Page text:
After a weekend spent in the Mid-Hudson Valley sunshine, I headed back into the city Sunday night to check out the Samuel French Off Off Broadway Short Play Festival over at The Lion on Theater Row. While I was, of course, interested in seeing the plays and critiquing the performances, mostly I wanted to find out what it was that the people at Samuel French think made something the best of roughly 1,000 entries. These are people who know their drama, I figured: they’ve been publishing since 1830. At the very least, seeing the plays they chose for inclusion in their yearly publication would be educational.
The day was split into sections, and each section brought three or four of the short plays to the stage. I attended the final session, and the four plays I saw were FAN BOY by Megan Sass, A MAP OF OUR COUNTRY by Andrew Kramer, DANCE LESSONS by Josh Koenigsberg and THE BEAR (A TRAGEDY) by EJC Calvert.
First there was FAN BOY, a play about a man with a secret identity. It was funny and entertaining, but completely unsuited to stage; this is a piece that would be racking up major views if it were available online, thanks to its built-in audience of comic and sci-fi fans who are able, as smash hit THE BIG BANG THEORY proves, to laugh at ourselves. Moreover, FAN BOY on film would allow the audience to appreciate more fully the struggle the protagonist goes through as he tries not to let his temper get out of control over the course of his live-in-assistant’s interrogation and flirtatious condemnation of his lifestyle choices and favorite comic book heroes.
Next, A MAP OF OUR COUNTRY, which looks at a Palestinian couple torn apart by war and prejudice. Set in Palestine and featuring gentle, specific performances, this piece about two Palestinian lovers – one living, one convinced he is about to die – gathered intensity slowly and falteringly. In the end, while the writing was strong, this is a play that needed more variation in pace and pitch in order to truly compel. If properly developed, this play could become a stunning full-length piece that examined love, religion, masculinity and the brutalized youth of war-torn countries
After that, DANCE LESSONS, with bleak humor and endearing honesty in its portrayal of a small-town waitress and the short-order cook who has a crush on her. Unlike A MAP OF OUR COUNTRY, which seemed too short a play to tackle such large subjects in a way that granted real satisfaction, DANCE LESSONS was an appropriate size for its theme, and the punchy jokes and witty crafting of this work, as well as the physical theatricality of Koenigsberg’s writing. Perhaps no moment among these plays was quite so endearing as the one where his short-order cook clears the floor and performs an intricate modern dance routine.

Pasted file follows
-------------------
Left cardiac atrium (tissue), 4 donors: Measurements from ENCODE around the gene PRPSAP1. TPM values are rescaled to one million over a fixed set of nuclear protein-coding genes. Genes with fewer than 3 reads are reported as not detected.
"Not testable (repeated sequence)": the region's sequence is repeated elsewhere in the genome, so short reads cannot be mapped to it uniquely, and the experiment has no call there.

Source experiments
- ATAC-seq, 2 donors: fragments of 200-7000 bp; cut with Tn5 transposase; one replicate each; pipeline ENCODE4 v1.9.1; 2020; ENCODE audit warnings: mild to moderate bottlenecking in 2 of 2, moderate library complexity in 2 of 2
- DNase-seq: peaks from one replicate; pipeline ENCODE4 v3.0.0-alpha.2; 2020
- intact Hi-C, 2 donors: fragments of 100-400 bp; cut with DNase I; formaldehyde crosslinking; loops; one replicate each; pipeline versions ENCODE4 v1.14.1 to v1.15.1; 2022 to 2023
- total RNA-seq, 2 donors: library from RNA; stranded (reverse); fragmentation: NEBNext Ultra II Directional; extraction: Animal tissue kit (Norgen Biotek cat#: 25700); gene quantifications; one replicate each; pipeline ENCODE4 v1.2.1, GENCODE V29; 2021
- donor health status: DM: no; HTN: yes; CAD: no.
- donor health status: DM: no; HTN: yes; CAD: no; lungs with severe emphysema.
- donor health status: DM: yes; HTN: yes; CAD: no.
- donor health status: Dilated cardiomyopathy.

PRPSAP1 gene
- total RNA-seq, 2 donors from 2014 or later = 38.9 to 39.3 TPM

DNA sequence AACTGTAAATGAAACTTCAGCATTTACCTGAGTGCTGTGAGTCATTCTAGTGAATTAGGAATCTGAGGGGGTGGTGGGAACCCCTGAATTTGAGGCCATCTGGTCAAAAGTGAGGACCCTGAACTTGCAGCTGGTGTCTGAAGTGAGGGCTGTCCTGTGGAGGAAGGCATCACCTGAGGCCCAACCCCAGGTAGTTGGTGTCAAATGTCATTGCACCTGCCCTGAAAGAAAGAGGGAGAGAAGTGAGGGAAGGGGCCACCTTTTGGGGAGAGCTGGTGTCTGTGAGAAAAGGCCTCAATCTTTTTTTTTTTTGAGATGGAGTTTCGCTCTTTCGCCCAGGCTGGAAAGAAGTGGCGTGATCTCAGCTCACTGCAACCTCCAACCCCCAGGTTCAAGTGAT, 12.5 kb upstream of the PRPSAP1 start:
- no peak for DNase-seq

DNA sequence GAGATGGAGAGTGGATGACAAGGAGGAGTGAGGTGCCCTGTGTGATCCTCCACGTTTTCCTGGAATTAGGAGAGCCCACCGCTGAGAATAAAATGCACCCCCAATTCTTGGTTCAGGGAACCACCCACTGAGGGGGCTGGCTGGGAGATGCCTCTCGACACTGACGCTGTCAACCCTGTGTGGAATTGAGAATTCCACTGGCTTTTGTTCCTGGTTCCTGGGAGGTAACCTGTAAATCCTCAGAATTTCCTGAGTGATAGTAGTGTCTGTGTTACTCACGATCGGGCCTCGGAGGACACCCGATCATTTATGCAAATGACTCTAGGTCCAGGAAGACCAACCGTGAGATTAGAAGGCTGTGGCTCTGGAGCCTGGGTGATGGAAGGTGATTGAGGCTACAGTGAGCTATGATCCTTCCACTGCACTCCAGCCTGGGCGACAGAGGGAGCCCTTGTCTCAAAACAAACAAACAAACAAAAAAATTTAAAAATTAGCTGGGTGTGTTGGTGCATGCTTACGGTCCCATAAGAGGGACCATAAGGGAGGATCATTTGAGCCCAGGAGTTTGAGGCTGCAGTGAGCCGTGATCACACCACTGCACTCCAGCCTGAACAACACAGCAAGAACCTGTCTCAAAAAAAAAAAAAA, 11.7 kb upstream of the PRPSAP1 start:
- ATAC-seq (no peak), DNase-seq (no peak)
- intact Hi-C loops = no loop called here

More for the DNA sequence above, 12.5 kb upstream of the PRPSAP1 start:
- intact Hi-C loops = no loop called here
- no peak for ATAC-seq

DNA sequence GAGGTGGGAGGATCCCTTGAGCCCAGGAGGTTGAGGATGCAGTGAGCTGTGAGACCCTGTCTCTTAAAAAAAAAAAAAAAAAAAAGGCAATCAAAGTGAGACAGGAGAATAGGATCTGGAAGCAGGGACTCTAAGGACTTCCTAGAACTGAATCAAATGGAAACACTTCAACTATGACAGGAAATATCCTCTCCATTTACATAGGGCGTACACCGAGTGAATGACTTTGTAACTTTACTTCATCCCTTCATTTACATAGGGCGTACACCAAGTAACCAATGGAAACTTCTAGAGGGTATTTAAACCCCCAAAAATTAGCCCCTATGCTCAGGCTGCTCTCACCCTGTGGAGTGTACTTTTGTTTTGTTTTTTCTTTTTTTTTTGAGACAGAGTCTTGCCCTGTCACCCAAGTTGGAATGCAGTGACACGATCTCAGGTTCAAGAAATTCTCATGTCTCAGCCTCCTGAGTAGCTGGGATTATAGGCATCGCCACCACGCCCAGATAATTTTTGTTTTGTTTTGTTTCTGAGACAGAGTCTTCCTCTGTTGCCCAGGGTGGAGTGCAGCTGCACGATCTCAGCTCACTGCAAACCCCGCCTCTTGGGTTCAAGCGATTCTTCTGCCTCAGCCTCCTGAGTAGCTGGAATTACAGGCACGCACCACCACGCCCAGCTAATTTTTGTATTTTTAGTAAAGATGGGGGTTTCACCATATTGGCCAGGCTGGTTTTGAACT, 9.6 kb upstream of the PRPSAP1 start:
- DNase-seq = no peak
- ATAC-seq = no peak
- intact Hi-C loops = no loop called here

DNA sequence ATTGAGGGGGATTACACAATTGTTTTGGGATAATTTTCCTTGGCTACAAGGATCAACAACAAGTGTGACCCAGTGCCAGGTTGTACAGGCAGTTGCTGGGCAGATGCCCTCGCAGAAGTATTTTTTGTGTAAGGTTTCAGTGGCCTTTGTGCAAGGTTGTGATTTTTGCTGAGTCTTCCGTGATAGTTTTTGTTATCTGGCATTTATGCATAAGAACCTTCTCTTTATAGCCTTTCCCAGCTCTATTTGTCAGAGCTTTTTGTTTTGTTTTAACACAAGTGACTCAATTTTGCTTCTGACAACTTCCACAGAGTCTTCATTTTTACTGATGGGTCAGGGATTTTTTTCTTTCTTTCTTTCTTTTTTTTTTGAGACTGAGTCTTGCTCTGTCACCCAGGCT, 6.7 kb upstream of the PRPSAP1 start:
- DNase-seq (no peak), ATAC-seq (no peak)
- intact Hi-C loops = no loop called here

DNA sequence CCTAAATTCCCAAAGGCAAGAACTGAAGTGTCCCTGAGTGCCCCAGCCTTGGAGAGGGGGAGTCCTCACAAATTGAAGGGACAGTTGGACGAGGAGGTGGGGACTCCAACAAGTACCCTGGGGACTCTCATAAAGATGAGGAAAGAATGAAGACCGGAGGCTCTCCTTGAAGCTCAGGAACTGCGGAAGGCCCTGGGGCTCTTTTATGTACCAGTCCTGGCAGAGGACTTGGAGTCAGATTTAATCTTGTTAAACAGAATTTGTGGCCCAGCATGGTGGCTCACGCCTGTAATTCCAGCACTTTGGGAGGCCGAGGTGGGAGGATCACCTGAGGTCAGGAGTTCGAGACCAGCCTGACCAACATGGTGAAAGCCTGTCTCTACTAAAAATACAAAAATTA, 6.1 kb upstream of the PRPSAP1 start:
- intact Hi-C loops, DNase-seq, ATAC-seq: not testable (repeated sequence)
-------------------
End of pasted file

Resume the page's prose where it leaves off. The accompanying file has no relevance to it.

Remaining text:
Finally, reanimating the corpse of Christopher Durang, THE BEAR (A TRAGEDY) was funny, but relied heavily on the staging and performances to communicate its message. I’d like to see a copy of the script, since it can be hard to figure out whether the resulting production was a result of the script or the direction. It was certainly funny, but twenty-four hours after seeing it produced, I’m not sure that my life was changed or improved by seeing it. Along with DANCE LESSONS, though, THE BEAR (A TRAGEDY) was one of the winning scripts of the evening.
What I can say is that both THE BEAR (A TRAGEDY) and DANCE LESSONS provide ample material for drama students, theater companies, and college professors trying to teach their students what sells. I can’t speak for the other plays that won, but these two were easy-to-swallow and skillfully constructed, if creaking with occasion lags in pace. Not only do I imagine they’d be fun to produce and perform, but they don’t ask much of their audience members except that they sit back and enjoy the ride.
My overall impression of the Off Off Broadway Short Play Festival? Worth going to if you’re looking for some interesting pieces to think about, and the production values – particularly among the performers – are high. These are short, cerebral, progressive plays that will be well received by wide audiences, and by seeing the finals then watching out for who wins, budding writers will get an idea of what kinds of pieces the publisher might be seeking as winners in the future.